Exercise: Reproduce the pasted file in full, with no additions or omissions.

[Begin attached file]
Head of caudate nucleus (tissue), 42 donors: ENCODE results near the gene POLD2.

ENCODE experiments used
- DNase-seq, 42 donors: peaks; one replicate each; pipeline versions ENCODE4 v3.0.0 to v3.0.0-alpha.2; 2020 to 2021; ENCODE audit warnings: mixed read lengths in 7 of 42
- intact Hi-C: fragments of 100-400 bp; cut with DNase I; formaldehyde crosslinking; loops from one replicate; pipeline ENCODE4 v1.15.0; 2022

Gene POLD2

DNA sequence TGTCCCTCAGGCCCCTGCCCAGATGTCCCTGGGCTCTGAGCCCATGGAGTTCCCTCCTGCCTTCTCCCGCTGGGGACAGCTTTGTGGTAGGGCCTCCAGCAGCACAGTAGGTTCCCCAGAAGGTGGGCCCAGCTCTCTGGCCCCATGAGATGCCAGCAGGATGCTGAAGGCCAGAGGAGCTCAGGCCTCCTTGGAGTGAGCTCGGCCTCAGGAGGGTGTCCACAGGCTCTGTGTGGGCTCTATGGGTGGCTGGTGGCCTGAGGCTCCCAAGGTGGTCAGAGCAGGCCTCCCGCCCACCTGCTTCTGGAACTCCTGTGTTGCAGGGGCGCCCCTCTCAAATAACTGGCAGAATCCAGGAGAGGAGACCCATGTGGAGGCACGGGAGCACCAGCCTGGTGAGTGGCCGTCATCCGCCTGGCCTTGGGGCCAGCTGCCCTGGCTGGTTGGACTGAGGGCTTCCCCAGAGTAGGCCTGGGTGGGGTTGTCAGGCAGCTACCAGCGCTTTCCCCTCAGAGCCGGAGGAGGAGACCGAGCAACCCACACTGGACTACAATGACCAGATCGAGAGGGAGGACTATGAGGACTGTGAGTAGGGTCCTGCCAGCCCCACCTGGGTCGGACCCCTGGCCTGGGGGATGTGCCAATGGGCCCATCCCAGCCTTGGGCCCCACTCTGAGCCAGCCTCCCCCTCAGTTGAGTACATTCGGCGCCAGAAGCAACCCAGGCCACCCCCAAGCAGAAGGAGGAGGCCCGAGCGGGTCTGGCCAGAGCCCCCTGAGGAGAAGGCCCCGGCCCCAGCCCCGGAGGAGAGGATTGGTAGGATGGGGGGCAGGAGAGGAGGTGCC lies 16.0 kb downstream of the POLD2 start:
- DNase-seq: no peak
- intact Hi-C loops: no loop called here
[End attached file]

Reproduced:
Head of caudate nucleus (tissue), 42 donors: ENCODE results near the gene POLD2.

ENCODE experiments used
- DNase-seq, 42 donors: peaks; one replicate each; pipeline versions ENCODE4 v3.0.0 to v3.0.0-alpha.2; 2020 to 2021; ENCODE audit warnings: mixed read lengths in 7 of 42
- intact Hi-C: fragments of 100-400 bp; cut with DNase I; formaldehyde crosslinking; loops from one replicate; pipeline ENCODE4 v1.15.0; 2022

Gene POLD2

DNA sequence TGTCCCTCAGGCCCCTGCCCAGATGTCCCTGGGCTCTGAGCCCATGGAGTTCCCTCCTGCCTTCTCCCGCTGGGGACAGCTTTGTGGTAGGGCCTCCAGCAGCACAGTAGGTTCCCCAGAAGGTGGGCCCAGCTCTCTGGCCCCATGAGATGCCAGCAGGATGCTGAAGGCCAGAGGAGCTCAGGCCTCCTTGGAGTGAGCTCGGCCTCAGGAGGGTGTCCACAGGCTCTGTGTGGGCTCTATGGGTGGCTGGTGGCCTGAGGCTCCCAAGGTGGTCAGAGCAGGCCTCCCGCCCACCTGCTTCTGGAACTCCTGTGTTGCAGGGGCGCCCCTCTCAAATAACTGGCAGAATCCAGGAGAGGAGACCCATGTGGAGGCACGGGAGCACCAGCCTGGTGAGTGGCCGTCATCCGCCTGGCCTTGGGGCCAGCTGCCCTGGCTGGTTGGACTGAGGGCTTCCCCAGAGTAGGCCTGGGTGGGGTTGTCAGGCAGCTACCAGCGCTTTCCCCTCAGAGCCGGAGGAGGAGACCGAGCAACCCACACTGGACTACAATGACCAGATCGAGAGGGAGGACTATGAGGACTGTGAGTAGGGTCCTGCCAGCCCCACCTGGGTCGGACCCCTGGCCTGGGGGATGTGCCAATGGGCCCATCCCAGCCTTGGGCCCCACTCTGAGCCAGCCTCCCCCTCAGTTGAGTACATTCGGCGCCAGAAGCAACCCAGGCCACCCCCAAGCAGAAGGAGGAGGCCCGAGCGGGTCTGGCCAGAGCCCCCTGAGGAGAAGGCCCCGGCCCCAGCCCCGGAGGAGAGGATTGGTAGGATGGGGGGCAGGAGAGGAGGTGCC lies 16.0 kb downstream of the POLD2 start:
- DNase-seq: no peak
- intact Hi-C loops: no loop called here